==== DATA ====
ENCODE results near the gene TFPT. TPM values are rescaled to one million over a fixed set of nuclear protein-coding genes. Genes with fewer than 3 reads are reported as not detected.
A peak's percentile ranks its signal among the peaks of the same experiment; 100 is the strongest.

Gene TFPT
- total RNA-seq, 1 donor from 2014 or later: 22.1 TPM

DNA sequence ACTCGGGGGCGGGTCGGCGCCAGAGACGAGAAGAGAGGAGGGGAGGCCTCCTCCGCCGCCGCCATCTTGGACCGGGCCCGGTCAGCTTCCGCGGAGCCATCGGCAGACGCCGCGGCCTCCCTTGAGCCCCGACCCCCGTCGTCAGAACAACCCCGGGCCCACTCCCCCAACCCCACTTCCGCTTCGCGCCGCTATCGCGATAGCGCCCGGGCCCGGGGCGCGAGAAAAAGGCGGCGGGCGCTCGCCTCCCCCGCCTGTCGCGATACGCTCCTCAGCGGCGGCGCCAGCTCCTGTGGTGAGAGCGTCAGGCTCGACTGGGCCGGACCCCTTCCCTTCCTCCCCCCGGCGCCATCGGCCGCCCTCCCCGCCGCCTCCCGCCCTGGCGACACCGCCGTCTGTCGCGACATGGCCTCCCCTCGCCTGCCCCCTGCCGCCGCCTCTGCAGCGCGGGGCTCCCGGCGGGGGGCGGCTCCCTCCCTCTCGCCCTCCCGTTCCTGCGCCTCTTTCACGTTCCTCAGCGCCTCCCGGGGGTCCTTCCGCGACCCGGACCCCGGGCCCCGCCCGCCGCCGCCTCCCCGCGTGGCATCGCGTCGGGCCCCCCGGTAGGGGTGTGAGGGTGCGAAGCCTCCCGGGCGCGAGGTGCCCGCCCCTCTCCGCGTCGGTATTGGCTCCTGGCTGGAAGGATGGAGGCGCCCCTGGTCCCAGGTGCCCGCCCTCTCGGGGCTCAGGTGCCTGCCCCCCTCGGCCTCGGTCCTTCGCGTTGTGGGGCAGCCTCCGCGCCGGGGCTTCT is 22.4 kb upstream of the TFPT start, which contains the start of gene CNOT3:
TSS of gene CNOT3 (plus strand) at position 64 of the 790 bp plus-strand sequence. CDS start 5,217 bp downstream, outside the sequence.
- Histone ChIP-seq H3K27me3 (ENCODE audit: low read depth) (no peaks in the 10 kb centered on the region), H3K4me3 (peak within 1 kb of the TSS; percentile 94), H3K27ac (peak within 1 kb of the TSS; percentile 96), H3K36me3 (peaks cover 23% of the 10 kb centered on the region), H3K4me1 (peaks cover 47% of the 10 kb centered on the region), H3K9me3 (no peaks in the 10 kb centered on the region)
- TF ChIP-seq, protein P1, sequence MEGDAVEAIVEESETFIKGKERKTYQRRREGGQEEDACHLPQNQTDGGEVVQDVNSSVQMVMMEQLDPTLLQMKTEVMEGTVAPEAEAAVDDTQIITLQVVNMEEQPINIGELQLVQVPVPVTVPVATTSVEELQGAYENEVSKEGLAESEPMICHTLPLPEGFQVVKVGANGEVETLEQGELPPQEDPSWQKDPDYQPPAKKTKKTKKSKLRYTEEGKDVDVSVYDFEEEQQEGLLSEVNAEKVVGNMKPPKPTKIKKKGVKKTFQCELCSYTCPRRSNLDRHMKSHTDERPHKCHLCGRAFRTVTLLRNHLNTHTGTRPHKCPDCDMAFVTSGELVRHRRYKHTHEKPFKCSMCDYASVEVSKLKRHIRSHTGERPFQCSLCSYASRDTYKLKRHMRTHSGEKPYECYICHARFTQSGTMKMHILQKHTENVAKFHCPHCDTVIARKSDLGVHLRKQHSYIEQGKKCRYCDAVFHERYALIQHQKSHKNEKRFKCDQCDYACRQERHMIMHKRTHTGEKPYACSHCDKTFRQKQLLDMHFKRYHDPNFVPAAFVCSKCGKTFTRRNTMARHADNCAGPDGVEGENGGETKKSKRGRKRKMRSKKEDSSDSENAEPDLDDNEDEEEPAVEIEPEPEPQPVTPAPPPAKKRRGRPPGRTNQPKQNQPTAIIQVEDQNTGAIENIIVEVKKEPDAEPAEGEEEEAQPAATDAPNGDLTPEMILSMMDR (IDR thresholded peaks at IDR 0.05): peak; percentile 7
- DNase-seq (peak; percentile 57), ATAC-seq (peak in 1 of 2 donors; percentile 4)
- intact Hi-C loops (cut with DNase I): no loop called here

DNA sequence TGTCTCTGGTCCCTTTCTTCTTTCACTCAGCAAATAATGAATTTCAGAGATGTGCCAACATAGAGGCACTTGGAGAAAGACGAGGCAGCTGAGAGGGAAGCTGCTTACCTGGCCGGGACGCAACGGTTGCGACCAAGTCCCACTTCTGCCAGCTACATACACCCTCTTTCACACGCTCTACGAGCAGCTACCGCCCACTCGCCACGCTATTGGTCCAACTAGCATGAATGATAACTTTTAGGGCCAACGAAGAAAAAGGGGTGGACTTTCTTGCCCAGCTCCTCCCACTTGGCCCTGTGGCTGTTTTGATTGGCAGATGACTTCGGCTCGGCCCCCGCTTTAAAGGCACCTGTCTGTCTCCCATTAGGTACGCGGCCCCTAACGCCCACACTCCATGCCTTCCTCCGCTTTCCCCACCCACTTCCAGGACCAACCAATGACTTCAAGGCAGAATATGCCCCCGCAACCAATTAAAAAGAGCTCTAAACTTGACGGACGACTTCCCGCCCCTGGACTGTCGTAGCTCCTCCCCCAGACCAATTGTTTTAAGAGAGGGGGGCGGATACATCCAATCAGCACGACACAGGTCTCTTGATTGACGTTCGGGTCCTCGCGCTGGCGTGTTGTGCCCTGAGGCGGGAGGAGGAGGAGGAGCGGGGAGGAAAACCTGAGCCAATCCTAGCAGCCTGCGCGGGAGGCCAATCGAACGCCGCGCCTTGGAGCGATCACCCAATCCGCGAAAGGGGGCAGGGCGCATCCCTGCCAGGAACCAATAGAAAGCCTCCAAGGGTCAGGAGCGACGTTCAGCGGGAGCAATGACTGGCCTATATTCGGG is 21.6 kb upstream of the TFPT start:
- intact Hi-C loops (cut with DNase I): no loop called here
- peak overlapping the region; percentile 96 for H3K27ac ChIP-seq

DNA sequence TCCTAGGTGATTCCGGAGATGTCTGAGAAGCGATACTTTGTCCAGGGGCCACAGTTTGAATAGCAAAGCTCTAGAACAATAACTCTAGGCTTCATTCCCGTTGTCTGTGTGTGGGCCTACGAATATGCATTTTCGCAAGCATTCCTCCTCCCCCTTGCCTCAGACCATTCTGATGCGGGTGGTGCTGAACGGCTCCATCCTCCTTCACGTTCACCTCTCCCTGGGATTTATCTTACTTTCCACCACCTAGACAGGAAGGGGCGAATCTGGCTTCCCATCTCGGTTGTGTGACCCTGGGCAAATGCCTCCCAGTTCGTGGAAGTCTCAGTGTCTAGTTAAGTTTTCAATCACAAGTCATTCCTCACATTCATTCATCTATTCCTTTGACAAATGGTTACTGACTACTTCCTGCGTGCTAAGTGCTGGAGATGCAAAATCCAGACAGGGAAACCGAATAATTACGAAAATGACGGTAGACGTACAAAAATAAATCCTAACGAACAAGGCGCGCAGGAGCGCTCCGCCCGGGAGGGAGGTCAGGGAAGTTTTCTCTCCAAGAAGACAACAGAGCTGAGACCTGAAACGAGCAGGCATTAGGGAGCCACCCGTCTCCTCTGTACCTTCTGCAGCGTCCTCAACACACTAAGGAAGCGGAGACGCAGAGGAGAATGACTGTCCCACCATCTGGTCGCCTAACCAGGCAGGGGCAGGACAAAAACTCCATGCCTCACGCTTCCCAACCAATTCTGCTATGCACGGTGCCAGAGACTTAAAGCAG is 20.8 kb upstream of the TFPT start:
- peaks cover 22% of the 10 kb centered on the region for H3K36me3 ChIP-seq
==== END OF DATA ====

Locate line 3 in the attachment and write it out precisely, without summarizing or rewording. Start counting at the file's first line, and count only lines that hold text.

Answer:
Gene TFPT